Kerouac has a yearning and passion to travel west, to be on the road, to live a life of transience. I love this about him. I completely empathize with where he’s coming from. Being from the east as well and having tremendously itchy feet, I often yearn for the same: to be able to travel west and experience the freedom of the wide open plains, to see the majesty of purple mountains, and to hear the roar of the Pacific. The west possesses this immense and powerful draw, almost a kind of magnetism. There really is a pining to discover the Spirit of America and it’s not hard to be swayed by the belief that that spirit exists out west somewhere. I think along with the desire to discover that spirit is also the desire to discover one’s self. Maybe that’s the importance that comes from going out west. In spite of this, one of the most poignant passages in my reading of On the Road so far was one in which Kerouac is travelling back east, coming home from his first road trip.
On his return voyage, he meets the Ghost of the Susquehanna. This character has been one of the deepest and most intriguing of the whole novel. His appearance lasts no more than three pages but his importance speaks to much greater volumes. The Ghost is just a world war one veteran bum who lives his life travelling up and down the east coast. As opposed to finding the essence of America out west, here we have an old frail man who finds the same American Spirit in the east. It exists in the forests of the Susquehanna, on the roads in Maryland and Virginia, even in “Canady.” This speaks volumes to me, the idea that the heart of America beats even in the east. The grand mystery that exists in the wide open spaces out there can be found on the banks of the rivers of the east and in its forests and on its roads. That’s the idea that I believe Kerouac was trying to convey in his introduction of the ghost.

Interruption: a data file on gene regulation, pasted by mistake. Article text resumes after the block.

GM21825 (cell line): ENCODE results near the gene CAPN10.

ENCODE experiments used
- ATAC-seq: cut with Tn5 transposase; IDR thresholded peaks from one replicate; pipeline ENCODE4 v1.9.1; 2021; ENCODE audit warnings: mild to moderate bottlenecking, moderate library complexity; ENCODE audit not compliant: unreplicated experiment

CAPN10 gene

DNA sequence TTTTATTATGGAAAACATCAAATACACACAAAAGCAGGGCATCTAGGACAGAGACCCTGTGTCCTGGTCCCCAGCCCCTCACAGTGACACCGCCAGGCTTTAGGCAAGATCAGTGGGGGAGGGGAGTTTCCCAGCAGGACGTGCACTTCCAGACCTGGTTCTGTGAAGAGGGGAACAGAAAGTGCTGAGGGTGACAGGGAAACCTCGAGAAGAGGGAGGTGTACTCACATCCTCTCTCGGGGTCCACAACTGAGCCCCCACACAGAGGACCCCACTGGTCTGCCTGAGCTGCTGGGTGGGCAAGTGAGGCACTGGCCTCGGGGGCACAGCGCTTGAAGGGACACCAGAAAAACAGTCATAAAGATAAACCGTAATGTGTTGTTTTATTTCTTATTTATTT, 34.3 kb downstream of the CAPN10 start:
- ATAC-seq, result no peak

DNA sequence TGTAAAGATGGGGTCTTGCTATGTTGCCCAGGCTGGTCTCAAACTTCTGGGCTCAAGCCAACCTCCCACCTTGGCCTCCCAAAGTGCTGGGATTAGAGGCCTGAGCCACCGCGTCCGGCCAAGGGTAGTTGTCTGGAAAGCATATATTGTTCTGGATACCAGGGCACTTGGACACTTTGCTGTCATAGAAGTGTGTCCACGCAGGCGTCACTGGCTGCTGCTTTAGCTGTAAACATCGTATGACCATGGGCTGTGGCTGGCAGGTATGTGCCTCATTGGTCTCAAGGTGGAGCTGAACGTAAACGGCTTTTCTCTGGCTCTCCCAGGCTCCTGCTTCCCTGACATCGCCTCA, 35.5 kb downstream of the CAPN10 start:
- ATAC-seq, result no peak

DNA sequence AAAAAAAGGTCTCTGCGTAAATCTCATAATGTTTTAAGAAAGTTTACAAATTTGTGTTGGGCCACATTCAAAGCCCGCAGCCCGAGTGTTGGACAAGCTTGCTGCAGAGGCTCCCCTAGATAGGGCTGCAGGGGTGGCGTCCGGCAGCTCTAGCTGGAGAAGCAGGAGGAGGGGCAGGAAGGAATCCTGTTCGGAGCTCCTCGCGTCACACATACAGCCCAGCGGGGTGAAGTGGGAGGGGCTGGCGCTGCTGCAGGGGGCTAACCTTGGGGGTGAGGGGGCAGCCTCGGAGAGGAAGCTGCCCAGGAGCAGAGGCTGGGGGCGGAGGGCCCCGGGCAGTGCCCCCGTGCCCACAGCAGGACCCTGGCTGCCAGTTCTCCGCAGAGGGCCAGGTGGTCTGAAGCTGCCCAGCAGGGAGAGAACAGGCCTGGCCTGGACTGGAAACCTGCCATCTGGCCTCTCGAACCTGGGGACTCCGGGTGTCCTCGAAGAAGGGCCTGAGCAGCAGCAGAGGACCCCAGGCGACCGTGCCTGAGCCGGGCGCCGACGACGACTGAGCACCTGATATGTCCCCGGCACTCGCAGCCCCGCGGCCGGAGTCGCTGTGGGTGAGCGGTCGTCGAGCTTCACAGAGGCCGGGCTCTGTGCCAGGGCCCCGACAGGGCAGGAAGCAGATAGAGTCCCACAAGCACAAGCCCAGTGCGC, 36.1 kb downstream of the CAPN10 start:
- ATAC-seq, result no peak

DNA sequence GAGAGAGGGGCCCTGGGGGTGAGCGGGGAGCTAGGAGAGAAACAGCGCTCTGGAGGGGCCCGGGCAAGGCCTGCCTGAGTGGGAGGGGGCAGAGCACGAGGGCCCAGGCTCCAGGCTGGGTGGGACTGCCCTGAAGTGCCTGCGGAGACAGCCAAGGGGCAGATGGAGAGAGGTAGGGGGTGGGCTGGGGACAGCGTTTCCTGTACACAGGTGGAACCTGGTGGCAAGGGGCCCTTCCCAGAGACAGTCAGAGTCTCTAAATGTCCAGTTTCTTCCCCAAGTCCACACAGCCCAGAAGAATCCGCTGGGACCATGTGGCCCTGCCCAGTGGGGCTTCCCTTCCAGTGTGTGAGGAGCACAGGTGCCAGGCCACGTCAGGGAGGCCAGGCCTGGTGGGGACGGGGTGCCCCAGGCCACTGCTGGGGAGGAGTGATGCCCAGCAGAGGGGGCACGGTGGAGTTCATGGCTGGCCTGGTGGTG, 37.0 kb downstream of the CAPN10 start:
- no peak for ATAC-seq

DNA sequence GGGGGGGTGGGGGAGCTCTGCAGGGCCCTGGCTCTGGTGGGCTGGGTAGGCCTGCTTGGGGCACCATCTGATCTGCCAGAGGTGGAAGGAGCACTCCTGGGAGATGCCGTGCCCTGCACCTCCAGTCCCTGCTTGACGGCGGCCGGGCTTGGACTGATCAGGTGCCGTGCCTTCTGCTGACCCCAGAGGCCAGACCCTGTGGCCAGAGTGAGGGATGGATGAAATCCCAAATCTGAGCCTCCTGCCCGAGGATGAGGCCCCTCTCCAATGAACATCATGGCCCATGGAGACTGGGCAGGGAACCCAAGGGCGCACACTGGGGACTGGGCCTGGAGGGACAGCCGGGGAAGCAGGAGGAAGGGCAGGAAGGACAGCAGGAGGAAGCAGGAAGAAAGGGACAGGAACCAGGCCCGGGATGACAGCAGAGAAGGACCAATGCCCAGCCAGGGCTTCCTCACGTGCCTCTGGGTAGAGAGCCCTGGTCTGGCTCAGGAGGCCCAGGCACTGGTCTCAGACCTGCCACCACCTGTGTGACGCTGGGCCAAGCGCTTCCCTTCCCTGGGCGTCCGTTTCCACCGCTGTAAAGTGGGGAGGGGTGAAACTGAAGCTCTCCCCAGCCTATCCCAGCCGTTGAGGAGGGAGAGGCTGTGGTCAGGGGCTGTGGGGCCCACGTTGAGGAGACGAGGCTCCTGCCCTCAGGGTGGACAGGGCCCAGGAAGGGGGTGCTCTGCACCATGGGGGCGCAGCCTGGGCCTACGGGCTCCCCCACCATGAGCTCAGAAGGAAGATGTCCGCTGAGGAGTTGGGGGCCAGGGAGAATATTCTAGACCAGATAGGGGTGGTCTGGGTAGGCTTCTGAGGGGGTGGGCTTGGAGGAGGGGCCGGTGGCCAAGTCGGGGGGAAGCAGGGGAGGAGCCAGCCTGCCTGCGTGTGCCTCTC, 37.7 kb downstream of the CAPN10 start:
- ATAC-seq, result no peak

This passage also expresses Kerouac’s reverence for the bum. In his eyes, the bum is a saint of the road. His home is the wilderness and his treasures are the food he eats, a discarded hat, and the kindness of strangers. The bum is simple and pure. But he is also the epitome of sadness. The bum represents the dregs of society to most and is not uncommonly dejected. Kerouac juxtaposes this well when he describes the ghost as a “poor forlorn man, poor lost sometimes-boy now broken ghost of the penniless wilds” (209). In spite of the ghost’s saintly likeness as a man of the road, in spite of his boy-like simplicity, ultimately he is broken and his existence is a sad one. He really has nobody, and what value is there in a life of adventure on the road without the companionship of people you love?